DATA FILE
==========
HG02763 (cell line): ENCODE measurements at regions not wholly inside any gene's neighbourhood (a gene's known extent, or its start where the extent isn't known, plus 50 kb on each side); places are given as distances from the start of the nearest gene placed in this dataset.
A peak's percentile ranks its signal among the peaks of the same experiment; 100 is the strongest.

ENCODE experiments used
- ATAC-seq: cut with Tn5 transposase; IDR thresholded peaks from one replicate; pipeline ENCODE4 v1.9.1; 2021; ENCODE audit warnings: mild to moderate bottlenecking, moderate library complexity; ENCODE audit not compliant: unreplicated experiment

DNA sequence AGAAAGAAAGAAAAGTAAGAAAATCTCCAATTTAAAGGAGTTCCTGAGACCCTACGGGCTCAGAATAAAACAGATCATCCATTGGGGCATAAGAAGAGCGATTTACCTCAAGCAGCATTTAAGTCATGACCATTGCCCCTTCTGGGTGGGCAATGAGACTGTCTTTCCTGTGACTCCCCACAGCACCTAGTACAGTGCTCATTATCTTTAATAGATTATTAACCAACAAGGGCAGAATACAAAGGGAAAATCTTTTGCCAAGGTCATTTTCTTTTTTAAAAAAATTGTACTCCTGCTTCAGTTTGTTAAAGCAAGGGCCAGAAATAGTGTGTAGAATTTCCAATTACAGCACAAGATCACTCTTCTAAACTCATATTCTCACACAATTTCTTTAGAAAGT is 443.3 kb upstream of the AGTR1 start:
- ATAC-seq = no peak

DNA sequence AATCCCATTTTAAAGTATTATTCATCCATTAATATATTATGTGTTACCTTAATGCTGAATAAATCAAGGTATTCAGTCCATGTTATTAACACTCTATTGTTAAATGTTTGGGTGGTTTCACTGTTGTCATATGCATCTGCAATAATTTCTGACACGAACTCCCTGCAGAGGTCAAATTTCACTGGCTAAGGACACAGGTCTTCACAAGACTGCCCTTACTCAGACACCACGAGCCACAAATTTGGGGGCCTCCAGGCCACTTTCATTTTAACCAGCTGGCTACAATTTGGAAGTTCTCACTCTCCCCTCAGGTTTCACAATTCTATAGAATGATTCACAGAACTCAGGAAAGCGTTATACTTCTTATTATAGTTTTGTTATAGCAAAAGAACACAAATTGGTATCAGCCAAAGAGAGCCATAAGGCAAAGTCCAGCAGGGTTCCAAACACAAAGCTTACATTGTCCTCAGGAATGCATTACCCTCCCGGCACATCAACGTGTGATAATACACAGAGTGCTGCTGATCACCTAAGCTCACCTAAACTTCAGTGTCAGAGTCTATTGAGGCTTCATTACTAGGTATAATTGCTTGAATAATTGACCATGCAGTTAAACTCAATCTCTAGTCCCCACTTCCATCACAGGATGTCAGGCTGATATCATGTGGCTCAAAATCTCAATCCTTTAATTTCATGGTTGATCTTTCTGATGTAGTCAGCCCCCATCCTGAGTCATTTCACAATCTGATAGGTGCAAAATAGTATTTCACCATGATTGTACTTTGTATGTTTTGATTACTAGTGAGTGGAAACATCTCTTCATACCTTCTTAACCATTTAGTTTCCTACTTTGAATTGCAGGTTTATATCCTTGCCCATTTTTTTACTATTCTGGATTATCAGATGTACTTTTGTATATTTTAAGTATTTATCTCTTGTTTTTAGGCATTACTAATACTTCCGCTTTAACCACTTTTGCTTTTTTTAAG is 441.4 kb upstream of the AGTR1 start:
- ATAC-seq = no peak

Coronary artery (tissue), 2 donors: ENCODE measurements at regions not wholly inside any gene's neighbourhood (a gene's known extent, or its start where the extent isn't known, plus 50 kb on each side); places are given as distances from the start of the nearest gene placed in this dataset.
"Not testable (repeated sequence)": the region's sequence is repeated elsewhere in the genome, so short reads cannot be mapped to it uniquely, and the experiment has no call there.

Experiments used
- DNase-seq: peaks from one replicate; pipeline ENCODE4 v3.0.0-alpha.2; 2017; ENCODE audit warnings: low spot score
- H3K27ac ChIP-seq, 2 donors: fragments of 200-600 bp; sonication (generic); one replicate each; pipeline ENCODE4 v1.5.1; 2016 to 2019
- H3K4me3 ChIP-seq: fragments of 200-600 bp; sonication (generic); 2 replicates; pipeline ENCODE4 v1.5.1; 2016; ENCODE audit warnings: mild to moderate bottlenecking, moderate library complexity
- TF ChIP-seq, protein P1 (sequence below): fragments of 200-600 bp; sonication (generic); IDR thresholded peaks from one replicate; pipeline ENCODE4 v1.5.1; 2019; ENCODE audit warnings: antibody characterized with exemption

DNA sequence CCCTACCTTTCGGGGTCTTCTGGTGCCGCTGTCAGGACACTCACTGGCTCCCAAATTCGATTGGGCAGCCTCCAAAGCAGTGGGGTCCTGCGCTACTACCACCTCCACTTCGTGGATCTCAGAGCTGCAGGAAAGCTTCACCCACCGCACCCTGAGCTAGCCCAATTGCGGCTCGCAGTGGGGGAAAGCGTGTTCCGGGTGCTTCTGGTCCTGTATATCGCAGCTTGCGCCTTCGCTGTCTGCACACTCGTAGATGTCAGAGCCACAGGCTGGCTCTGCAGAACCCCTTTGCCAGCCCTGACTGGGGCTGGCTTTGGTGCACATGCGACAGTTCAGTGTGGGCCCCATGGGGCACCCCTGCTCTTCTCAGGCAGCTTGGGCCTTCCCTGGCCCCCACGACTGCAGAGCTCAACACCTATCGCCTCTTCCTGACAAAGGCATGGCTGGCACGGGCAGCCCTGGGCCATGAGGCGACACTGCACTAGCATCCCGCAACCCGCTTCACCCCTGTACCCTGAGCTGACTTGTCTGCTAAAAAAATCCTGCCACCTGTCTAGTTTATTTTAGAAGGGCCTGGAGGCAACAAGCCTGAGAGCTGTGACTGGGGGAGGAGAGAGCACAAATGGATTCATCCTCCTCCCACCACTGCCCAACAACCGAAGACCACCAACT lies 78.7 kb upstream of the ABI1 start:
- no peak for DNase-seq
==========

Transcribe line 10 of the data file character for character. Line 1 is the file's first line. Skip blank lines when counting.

"Not testable (repeated sequence)": the region's sequence is repeated elsewhere in the genome, so short reads cannot be mapped to it uniquely, and the experiment has no call there.